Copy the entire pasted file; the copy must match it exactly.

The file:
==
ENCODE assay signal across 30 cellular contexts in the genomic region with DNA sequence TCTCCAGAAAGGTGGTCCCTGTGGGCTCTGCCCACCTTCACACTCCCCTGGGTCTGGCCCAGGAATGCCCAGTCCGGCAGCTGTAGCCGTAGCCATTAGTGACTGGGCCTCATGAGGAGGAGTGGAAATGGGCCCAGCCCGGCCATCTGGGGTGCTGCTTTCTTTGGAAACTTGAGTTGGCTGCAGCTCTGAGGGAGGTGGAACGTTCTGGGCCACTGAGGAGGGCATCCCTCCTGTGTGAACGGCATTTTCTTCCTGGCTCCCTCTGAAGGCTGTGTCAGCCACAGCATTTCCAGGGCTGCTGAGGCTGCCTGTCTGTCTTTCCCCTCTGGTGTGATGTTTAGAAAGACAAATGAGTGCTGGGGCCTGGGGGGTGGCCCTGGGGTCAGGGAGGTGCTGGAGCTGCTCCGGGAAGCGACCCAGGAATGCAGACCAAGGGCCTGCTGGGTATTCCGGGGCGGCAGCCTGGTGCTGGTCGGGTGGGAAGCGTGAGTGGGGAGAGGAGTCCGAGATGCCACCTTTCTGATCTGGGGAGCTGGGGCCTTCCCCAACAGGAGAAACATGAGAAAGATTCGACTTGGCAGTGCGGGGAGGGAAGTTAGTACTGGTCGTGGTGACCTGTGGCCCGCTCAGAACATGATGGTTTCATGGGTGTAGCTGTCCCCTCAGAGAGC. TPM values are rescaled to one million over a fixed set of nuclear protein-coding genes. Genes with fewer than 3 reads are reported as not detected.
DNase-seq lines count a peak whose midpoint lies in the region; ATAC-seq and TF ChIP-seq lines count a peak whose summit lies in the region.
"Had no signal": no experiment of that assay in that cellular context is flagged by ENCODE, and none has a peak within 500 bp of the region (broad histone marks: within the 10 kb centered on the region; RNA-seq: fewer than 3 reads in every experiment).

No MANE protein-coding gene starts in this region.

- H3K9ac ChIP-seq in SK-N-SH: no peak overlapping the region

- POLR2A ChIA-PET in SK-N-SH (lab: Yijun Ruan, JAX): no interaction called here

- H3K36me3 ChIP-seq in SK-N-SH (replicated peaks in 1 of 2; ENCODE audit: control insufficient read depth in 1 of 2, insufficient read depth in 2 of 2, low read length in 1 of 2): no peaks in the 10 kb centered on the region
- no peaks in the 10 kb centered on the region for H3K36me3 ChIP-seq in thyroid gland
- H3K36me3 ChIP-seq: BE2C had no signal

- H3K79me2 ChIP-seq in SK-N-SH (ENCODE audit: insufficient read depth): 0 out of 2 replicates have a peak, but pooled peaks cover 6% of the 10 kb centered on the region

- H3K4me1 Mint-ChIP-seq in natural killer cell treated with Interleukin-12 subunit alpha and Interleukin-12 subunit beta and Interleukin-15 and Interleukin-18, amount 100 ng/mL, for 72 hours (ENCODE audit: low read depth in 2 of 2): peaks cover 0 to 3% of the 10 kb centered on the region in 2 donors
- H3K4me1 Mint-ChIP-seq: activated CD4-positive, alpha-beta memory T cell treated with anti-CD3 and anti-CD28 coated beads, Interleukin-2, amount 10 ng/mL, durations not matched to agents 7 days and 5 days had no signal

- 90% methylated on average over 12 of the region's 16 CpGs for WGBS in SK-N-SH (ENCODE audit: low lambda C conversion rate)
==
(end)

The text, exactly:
ENCODE assay signal across 30 cellular contexts in the genomic region with DNA sequence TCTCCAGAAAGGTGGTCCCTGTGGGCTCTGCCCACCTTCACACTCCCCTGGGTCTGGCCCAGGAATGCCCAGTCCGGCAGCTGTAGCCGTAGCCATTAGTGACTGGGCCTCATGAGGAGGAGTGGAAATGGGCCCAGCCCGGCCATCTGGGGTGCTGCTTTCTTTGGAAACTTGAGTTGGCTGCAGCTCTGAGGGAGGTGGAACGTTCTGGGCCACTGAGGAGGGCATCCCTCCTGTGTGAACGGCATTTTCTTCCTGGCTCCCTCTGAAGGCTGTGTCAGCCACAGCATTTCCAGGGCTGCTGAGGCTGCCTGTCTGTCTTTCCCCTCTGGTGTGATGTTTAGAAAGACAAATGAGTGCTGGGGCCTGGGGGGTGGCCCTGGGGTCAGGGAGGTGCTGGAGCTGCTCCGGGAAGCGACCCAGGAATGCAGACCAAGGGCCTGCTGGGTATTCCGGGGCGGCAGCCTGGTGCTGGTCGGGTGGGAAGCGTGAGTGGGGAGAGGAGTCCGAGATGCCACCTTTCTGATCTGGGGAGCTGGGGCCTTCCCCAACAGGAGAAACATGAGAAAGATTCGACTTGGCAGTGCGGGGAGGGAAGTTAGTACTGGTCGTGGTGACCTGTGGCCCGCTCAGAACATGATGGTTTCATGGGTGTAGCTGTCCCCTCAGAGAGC. TPM values are rescaled to one million over a fixed set of nuclear protein-coding genes. Genes with fewer than 3 reads are reported as not detected.
DNase-seq lines count a peak whose midpoint lies in the region; ATAC-seq and TF ChIP-seq lines count a peak whose summit lies in the region.
"Had no signal": no experiment of that assay in that cellular context is flagged by ENCODE, and none has a peak within 500 bp of the region (broad histone marks: within the 10 kb centered on the region; RNA-seq: fewer than 3 reads in every experiment).

No MANE protein-coding gene starts in this region.

- H3K9ac ChIP-seq in SK-N-SH: no peak overlapping the region

- POLR2A ChIA-PET in SK-N-SH (lab: Yijun Ruan, JAX): no interaction called here

- H3K36me3 ChIP-seq in SK-N-SH (replicated peaks in 1 of 2; ENCODE audit: control insufficient read depth in 1 of 2, insufficient read depth in 2 of 2, low read length in 1 of 2): no peaks in the 10 kb centered on the region
- no peaks in the 10 kb centered on the region for H3K36me3 ChIP-seq in thyroid gland
- H3K36me3 ChIP-seq: BE2C had no signal

- H3K79me2 ChIP-seq in SK-N-SH (ENCODE audit: insufficient read depth): 0 out of 2 replicates have a peak, but pooled peaks cover 6% of the 10 kb centered on the region

- H3K4me1 Mint-ChIP-seq in natural killer cell treated with Interleukin-12 subunit alpha and Interleukin-12 subunit beta and Interleukin-15 and Interleukin-18, amount 100 ng/mL, for 72 hours (ENCODE audit: low read depth in 2 of 2): peaks cover 0 to 3% of the 10 kb centered on the region in 2 donors
- H3K4me1 Mint-ChIP-seq: activated CD4-positive, alpha-beta memory T cell treated with anti-CD3 and anti-CD28 coated beads, Interleukin-2, amount 10 ng/mL, durations not matched to agents 7 days and 5 days had no signal

- 90% methylated on average over 12 of the region's 16 CpGs for WGBS in SK-N-SH (ENCODE audit: low lambda C conversion rate)